While driving metal stakes into the ground that would soon prop up steel frames, ultimately constructing the large greenhouses I couldn't help but feel like a nineteenth century railroad builder. However, my brute force was going to be used to enhance natural resource wealth in a local community, rather than ship it somewhere else. As the stakes were connected we could see the frame of a greenhouse appear. A symbol that will become common place as people recognize and act upon the need to localize our food production.
Diverting our food waste for composting is the initial step to generating real resource wealth within local communities. Transforming that compost into gardens will provide monetary gain, but it also provides a way of not having to buy food that has nasty preservatives, has been shipped across the globe, and produced in an industrial manner that is underming workers and the environment.
Engaged Community Offshoots, Christian Melendez and Vinnie Bevivino inspire me. They are walking the walk in an age of talking, an age of advertising, an age of PR and marketing, an age where we get people to believe in something more than ever getting them to do it. They realize the rest will follow.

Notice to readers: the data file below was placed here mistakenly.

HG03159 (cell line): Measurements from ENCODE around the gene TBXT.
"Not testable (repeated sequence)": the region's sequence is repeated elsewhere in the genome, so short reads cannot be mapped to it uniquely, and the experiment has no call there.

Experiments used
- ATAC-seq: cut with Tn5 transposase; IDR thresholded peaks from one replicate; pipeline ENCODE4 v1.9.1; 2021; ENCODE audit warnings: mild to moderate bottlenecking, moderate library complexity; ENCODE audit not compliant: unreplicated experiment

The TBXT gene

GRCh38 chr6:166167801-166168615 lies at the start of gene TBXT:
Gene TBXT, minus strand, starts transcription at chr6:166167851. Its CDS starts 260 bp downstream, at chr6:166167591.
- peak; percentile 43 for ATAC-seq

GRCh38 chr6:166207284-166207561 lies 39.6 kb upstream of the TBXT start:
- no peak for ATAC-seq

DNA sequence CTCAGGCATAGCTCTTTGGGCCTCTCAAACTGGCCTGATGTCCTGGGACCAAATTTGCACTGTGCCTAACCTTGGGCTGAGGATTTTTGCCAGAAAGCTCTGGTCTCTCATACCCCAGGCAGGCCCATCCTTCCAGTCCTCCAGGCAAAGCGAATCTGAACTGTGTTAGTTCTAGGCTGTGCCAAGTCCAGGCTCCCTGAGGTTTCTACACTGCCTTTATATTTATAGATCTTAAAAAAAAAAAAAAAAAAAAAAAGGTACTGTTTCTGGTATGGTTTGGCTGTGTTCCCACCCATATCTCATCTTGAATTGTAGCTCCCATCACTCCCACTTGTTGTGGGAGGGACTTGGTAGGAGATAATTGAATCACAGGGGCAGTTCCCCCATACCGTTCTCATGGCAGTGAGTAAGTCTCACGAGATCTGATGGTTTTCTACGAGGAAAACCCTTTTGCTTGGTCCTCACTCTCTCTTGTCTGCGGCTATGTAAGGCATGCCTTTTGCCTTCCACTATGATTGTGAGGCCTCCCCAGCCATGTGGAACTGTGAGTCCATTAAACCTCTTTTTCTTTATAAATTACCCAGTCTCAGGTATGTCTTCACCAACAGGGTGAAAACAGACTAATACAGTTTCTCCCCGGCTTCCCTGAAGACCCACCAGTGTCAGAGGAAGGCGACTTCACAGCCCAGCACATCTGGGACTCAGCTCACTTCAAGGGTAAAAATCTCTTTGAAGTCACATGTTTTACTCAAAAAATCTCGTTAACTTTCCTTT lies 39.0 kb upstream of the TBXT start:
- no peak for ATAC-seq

In homage to my last post with intense number crunching, I leave you with two equations I hope to calculate many times in my life. These are inspired by Engaged Community Offshoots and a future vision for The Harvest Collective.
(Inspiration + Navigating Red Tape + Composting + Volunteers + Sunlight + Water) * Love = Fresh Garden
(Garden + Renewable Energy Source + Clean Water + sustainable housing) * (community *Love) = Freedom from Corporate Oppression
Thursday, February 25, 2010
By Davey Rogner
Earlier today, the Maryland Senate unanimously passed a bill that would ban the chemical bisphenol A from baby bottles and sippy cups that toddlers use. Last week, the house passed a similar bill. If Governor Martin O'Malley signs on to the bill, which he is expected to do, Maryland will be the fourth state in the country to pass measures that reduce the risk of exposing our children to the dangerous effects of the plastic hardening chemical.